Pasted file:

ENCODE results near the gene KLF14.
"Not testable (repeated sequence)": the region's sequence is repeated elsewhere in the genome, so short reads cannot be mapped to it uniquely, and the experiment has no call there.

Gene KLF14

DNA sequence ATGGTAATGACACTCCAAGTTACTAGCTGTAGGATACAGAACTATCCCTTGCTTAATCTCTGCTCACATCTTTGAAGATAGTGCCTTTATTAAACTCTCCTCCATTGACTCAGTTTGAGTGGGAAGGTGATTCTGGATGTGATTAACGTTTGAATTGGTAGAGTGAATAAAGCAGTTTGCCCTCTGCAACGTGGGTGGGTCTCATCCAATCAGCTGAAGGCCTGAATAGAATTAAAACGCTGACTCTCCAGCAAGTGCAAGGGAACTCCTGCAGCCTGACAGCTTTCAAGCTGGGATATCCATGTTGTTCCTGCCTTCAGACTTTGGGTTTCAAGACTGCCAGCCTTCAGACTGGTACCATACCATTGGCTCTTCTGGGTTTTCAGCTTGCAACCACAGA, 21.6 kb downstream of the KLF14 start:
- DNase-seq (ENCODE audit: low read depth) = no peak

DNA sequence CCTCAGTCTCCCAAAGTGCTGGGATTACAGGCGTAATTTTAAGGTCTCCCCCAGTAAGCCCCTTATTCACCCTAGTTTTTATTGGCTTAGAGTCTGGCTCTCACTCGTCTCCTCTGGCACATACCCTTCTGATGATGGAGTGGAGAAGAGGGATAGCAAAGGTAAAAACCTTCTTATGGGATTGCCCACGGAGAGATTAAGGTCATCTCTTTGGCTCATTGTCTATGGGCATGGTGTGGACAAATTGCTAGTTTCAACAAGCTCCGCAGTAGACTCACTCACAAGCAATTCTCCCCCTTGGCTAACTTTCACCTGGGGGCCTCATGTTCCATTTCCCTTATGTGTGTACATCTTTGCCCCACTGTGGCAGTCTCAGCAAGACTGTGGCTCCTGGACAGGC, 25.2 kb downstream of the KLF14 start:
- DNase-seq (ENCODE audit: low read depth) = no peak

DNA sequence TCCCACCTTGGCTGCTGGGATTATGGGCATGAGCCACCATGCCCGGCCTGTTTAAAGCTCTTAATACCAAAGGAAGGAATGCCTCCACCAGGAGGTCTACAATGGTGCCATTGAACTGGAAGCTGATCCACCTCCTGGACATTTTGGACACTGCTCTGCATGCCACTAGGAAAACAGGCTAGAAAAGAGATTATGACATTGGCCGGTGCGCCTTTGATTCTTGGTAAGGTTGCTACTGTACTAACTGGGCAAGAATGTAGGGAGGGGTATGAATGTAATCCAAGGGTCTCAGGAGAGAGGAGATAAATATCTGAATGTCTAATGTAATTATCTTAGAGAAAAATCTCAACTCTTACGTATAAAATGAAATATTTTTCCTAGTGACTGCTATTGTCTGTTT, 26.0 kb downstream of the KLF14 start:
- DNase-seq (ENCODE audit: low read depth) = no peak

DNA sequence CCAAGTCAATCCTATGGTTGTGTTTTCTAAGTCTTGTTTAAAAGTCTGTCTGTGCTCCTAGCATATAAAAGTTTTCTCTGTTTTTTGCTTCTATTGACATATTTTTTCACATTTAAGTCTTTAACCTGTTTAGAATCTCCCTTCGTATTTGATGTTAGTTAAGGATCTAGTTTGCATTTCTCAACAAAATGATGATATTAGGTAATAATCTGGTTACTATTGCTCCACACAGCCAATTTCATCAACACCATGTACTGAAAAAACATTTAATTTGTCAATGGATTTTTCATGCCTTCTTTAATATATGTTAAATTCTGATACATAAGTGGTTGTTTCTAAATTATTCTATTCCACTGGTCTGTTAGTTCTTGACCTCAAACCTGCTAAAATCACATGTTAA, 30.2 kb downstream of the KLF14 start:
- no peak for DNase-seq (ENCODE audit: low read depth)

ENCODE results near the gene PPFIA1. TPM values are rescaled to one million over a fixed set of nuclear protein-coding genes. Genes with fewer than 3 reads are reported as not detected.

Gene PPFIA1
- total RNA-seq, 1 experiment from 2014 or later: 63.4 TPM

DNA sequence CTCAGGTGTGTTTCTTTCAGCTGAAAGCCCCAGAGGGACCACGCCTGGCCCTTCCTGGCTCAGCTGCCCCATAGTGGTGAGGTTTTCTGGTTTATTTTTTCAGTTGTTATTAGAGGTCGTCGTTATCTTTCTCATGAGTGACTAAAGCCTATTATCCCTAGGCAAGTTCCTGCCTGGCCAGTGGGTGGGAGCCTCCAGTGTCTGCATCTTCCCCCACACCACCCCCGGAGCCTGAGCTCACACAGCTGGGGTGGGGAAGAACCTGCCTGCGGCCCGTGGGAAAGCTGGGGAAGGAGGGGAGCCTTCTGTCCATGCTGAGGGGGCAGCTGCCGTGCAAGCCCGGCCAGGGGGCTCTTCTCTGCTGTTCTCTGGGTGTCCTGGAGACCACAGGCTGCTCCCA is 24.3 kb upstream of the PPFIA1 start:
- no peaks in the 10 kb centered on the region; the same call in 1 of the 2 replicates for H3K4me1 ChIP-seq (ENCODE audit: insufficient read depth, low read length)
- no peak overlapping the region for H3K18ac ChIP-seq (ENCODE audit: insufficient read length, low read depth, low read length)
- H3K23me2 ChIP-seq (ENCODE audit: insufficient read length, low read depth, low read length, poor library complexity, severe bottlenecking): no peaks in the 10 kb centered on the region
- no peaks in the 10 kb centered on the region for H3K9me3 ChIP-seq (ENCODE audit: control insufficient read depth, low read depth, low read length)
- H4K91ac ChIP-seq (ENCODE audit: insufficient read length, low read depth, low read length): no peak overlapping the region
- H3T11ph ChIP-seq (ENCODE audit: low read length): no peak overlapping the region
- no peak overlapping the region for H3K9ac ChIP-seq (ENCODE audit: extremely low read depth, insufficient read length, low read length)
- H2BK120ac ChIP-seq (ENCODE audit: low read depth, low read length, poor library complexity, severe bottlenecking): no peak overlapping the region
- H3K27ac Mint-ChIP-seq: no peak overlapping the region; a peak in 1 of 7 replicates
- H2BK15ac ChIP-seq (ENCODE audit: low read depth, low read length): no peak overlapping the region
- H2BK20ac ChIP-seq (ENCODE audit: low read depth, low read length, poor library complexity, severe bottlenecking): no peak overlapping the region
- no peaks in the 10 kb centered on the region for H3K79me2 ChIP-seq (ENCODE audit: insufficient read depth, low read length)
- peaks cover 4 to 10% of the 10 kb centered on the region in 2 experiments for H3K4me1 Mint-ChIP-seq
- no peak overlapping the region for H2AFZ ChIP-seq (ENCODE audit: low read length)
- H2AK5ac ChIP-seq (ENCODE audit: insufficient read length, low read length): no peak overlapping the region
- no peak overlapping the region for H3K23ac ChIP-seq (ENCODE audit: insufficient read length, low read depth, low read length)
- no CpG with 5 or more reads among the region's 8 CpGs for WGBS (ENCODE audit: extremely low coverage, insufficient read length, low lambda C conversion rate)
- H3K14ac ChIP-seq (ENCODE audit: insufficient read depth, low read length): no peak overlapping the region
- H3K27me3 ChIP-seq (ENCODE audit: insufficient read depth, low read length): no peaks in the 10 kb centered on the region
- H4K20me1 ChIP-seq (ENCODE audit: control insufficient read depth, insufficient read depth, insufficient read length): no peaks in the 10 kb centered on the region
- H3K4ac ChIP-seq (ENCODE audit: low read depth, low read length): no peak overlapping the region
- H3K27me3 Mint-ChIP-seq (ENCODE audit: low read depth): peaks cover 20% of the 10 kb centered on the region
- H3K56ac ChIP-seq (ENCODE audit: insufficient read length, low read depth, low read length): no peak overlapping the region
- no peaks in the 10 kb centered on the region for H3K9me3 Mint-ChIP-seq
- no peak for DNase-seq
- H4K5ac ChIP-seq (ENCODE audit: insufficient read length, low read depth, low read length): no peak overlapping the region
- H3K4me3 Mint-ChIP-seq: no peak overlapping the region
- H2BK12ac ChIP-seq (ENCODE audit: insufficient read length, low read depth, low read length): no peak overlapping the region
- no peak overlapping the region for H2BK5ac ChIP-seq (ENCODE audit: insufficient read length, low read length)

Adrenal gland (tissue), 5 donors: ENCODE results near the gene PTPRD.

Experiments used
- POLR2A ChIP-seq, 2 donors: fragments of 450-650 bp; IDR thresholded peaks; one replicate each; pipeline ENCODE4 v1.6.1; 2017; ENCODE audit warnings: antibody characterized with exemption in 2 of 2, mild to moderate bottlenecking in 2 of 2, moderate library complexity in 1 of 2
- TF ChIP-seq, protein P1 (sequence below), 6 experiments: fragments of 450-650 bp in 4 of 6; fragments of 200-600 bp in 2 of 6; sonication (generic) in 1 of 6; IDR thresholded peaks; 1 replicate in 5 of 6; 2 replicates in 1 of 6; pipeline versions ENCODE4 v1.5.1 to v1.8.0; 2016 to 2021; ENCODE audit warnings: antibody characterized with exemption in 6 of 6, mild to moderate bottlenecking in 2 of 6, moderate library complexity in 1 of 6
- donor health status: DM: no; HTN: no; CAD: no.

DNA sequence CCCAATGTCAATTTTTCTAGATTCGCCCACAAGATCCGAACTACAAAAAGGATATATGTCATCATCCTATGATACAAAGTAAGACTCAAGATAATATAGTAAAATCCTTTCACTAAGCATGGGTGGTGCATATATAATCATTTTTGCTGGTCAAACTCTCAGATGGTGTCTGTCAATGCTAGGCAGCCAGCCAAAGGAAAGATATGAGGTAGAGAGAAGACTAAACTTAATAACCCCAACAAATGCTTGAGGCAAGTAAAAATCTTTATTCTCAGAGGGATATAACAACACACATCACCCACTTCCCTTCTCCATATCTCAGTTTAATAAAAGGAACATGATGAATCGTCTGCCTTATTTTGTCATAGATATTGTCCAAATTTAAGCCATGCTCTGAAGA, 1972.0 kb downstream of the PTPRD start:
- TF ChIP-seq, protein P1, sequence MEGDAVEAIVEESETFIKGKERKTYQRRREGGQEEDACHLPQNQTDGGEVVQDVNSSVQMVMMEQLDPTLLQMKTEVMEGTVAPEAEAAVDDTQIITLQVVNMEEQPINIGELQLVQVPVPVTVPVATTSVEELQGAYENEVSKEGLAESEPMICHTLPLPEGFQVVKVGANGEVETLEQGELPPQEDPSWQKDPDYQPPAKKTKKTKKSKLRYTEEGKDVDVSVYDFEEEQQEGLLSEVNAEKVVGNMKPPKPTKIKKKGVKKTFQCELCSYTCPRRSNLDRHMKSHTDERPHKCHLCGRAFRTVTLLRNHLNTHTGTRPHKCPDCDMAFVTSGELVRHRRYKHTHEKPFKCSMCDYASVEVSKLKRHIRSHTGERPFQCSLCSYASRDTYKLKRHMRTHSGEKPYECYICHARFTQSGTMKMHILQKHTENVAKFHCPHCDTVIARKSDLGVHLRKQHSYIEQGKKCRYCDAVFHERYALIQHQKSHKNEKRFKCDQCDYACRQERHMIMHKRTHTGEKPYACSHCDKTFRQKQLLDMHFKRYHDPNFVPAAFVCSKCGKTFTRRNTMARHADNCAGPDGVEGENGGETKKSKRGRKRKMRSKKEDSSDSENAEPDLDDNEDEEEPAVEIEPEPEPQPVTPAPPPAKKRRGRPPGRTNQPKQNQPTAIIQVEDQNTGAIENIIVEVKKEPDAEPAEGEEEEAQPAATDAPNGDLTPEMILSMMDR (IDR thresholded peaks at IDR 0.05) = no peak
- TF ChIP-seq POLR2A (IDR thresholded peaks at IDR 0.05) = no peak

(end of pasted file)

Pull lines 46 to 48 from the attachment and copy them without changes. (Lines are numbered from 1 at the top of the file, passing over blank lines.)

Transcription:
Experiments used
- POLR2A ChIP-seq, 2 donors: fragments of 450-650 bp; IDR thresholded peaks; one replicate each; pipeline ENCODE4 v1.6.1; 2017; ENCODE audit warnings: antibody characterized with exemption in 2 of 2, mild to moderate bottlenecking in 2 of 2, moderate library complexity in 1 of 2
- TF ChIP-seq, protein P1 (sequence below), 6 experiments: fragments of 450-650 bp in 4 of 6; fragments of 200-600 bp in 2 of 6; sonication (generic) in 1 of 6; IDR thresholded peaks; 1 replicate in 5 of 6; 2 replicates in 1 of 6; pipeline versions ENCODE4 v1.5.1 to v1.8.0; 2016 to 2021; ENCODE audit warnings: antibody characterized with exemption in 6 of 6, mild to moderate bottlenecking in 2 of 6, moderate library complexity in 1 of 6